Three significantly different takes on spine surgery study – one headline emphasizing risk, one cost, one sales

The New York Times headline: “Bone-Growth Proteins Show Risk in New Study.” Excerpt:

“Patients who received a bioengineered protein during spinal fusion procedures to correct neck pain had far more complications than patients who did not get it, according to a study released Tuesday.

The study, published Tuesday in The Journal of the American Medical Association, reinforces previous concerns about the use of the proteins in fusion procedures to treat upper spine, or cervical, pain. The substances studied, sold by either Medtronic or Stryker, are not federally approved for cervical procedures, although surgeons are free to use them for that purpose.”


The Wall Street Journal headline
: “Bone Proteins Costly In Surgery, Study Says.” Excerpt:

“The findings contrast with previous studies, written by Medtronic consultants, in which authors concluded that cost savings over time could offset the initial cost of Infuse.

For instance, an article in 2002 by former Army surgeon David W. Polly Jr., now of the University of Minnesota, and colleagues said, “Preliminary results suggest that from a payer perspective, the upfront price of bone morphogenetic protein is likely to be entirely offset by reductions in the use of other medical resources. That is, bone morphogenetic protein appears to be cost neutral.”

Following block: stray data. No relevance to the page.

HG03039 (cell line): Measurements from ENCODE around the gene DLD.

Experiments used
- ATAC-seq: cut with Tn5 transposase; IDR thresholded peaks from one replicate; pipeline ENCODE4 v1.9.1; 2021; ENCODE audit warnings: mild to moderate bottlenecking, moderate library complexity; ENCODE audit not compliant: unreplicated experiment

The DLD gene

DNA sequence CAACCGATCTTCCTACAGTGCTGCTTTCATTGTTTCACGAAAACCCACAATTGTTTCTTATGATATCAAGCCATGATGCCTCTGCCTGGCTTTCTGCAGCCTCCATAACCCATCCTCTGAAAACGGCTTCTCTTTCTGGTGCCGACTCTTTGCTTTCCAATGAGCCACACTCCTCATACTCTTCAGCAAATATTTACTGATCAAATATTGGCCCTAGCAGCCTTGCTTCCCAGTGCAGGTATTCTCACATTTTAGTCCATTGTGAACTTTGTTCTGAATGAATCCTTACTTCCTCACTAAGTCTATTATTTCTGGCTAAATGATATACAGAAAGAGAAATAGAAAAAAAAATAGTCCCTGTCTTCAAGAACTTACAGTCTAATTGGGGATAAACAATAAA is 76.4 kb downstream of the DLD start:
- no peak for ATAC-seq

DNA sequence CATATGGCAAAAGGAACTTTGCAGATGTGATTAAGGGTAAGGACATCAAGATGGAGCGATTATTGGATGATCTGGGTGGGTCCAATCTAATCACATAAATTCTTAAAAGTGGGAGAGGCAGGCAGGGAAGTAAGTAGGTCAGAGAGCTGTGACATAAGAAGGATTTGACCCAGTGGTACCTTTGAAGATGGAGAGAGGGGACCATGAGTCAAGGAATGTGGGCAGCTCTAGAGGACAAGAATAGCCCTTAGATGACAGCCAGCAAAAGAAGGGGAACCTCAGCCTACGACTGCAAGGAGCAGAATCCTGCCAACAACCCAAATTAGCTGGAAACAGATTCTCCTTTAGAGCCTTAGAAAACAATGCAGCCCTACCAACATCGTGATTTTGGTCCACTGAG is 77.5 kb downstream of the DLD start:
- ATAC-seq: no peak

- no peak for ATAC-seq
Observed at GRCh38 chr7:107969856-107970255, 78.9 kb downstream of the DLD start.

Dr. Polly, who last year received substantial consulting and speaking fees from Medtronic, didn’t immediately respond to requests for comment.”

The Star Tribune, serving the community where Medtronic and Dr. Polly are based, had what sounded like a local-business cheerleading headline, “Medtronic’s Infuse a hit in growth of spine fusion.”

But the story itself offered much more beef than the headline suggested.

Still, the Strib story seemed to swing back to what good news this could mean for Medtronic. Excerpt:

“JAMA’s findings loom large for Medtronic, which sells the bioengineered product called Infuse used in spine fusion procedures. Since it was approved by the FDA in 2002, Infuse has proven to be a blockbuster device for the medical technology giant. Michigan-based Stryker Corp. makes a similar product, but Medtronic is by far the market leader.

While Medtronic doesn’t break out figures for individual products, sales of biologics (including Infuse) have topped $3.6 billion in the past five years. Its spine division, which also markets devices used in spine surgery, is its second-largest with $3.4 billion in annual revenue.”

And the Strib story never mentioned Dr. Polly right in their own backyard.

It’s an important study and topic. Read all three stories if you get the chance.

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